As a lover of early and mid-20th century British detective fiction, in particular Agatha Christie, I have often tried to imagine the food and drink referred to in my bedtime reading which normally comprises Agatha's novels. Even when I am feeling lazy or tired, I listen to her audio books.

The recipes here are my interpretations of meals, snacks and drinks that I have encountered during my reading and I am attempting to reproduce these as I imagine they were made during the decade in which the relevant novel was set. Although the majority of the posts are recipes, I will also include descriptions of those ingredients which are not in common use.

Each recipe is written for conventional cooking methods using traditional ingredients. It is also accompanied by a 21st century 'equivalent', including adaptions using more modern equipment such as the Thermomix or techniques such as sous vide. I just love my gadgets! Also I feel that food should have 'attitude' in that it must make you want to eat it again. It has to be full of flavour, which in one sense may seem to contradict the general consensus towards Brtish food at least, during the period in question. This is the challenge I have set myself - to give you traditional
recipes upon which you can build, and at the same time add a suggested modern equivalent which you might like to try anyway.

Monday, 14 December 2015


The Thermomix is not widely seen in UK households, but in Spain, Italy and Australia it is extremely popular. You only need to look at a Spanish recipe website to see that instructions are often given for the Thermomix as well as the conventional cooking method. I have seen the Thermomix described as the 'complete kitchen in one' and is ideal if you have a small kitchen or for students.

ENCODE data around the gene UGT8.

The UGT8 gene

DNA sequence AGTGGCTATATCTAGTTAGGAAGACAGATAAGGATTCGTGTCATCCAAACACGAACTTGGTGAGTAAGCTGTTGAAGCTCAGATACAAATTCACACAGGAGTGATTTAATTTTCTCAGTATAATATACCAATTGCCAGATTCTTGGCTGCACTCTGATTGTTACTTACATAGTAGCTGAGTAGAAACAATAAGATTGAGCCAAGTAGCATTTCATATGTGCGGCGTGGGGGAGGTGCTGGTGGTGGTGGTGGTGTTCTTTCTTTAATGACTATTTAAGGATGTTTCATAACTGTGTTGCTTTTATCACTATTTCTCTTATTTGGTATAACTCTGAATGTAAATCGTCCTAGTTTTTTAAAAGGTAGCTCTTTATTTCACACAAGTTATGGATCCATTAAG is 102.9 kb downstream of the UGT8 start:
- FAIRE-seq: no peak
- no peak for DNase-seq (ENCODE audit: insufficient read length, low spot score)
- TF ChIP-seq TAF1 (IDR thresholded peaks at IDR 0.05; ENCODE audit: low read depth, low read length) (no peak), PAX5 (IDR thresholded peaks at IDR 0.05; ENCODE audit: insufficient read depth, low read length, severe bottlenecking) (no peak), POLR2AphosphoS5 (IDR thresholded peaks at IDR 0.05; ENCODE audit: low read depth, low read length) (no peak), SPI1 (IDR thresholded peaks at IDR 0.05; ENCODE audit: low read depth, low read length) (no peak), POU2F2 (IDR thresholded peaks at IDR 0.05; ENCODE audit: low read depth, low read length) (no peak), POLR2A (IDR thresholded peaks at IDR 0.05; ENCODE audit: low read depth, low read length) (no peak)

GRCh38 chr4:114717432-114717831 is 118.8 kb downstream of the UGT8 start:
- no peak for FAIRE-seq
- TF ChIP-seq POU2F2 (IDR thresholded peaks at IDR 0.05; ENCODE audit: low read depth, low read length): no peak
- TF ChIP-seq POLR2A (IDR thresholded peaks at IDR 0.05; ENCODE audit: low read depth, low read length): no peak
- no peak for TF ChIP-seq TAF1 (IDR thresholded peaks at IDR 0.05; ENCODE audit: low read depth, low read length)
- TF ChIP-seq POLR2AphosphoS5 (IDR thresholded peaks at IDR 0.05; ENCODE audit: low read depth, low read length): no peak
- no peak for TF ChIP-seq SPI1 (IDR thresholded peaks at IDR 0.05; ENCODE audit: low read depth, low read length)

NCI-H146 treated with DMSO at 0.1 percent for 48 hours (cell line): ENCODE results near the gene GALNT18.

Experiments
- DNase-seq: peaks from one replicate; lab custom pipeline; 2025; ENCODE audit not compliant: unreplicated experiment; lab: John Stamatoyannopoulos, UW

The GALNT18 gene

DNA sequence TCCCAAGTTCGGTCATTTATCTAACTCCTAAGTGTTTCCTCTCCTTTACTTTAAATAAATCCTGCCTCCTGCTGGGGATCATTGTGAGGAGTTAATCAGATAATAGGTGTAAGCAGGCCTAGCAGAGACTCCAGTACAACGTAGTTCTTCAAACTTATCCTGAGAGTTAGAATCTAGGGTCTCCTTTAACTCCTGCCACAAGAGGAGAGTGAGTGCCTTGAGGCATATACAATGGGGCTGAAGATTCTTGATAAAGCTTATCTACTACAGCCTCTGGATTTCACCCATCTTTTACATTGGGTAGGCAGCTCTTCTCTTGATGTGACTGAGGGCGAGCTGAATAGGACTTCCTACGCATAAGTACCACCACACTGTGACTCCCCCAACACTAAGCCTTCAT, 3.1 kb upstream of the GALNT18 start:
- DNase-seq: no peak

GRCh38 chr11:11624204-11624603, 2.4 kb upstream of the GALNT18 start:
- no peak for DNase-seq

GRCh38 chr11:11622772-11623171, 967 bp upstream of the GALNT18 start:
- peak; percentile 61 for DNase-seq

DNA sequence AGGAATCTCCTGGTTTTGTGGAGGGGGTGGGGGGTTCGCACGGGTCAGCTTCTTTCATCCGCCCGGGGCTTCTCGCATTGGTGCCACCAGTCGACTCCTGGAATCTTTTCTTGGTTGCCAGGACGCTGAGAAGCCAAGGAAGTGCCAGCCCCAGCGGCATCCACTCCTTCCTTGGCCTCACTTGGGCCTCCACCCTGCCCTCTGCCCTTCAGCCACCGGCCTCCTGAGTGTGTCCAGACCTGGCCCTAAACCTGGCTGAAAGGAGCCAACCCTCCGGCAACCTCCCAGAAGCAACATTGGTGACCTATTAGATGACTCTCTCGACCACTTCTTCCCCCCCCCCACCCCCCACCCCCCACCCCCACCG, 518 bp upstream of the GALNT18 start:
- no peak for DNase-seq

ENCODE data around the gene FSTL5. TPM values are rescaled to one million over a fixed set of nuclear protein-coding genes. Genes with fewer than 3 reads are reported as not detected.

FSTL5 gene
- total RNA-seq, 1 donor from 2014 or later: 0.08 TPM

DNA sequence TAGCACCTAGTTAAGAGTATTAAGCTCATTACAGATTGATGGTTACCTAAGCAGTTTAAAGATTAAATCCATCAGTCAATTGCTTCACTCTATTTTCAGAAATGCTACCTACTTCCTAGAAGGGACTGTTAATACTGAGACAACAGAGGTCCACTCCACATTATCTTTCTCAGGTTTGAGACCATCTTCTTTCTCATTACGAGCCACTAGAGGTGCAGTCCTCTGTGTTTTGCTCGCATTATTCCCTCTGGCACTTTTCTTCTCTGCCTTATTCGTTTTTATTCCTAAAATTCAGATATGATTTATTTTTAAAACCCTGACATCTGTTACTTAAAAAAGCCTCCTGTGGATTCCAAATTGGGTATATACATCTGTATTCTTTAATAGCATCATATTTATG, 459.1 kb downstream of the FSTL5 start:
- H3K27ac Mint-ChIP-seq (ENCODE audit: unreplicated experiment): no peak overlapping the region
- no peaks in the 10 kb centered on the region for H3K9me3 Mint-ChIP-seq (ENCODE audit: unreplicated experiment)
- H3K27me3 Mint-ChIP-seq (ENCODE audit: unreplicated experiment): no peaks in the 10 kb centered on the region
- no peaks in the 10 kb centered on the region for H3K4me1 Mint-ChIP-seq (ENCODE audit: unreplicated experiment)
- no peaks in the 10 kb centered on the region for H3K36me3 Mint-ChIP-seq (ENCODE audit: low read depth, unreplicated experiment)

So what exactly is a Thermomix? It is a super fast food blender and processor that also weighs, cooks, simmers and steams. It has just one bowl and a blade which:

  • Weighs - with built-in electronic scales
  • Grates –Cheese, chocolate, Parmesan
  • Mills – Rice, grains and pulses to flour
  • Purées - vegetables, fruits, baby food
  • Grinds - coffee beans, sugar to icing sugar, wet or dry spices
  • Blends - soups, smoothies, milkshakes and sauces
  • Cooks, boils & simmers - soups, sauces, preserves, pulses, complete meals
  • Steams - vegetables, meat, fish, fruits, rice, pasta
  • Crushes - ice, cocktails, ice creams, sorbet
  • Whisks - egg whites, cappuccino-style foam on soups and milk, zabaglione
  • Emulsifies - salad dressings, mayonnaise, batters, cream
  • Kneads - bread dough, pizza dough, pasta dough, pastry, scones
  • Chops & minces - nuts, herbs, vegetables, salads, meats
  • Heats baby food to 37°C
  • Holds chocolate at 37°C
  • Cleans itself

See Vorwerk Thermomix UK for further information and details of where you can go to see a demonstration of it in action.

Popular with professional chefs, the Thermomix, in the long term, will save you money on both food and fuel. However, it is not cheap at around £925 (1,015 Euros) - December 2015 - so just be nice to your loved ones and see if they will club together to get you one for your birthday or Christmas. As the current model, the TM5 only came out in September 2014, you may be able to obtain the previous one (the TM31) second hand, as some people will be selling theirs if they upgrade. Others though, including yours truly, will be hanging on to their TM31 as it is still a great machine

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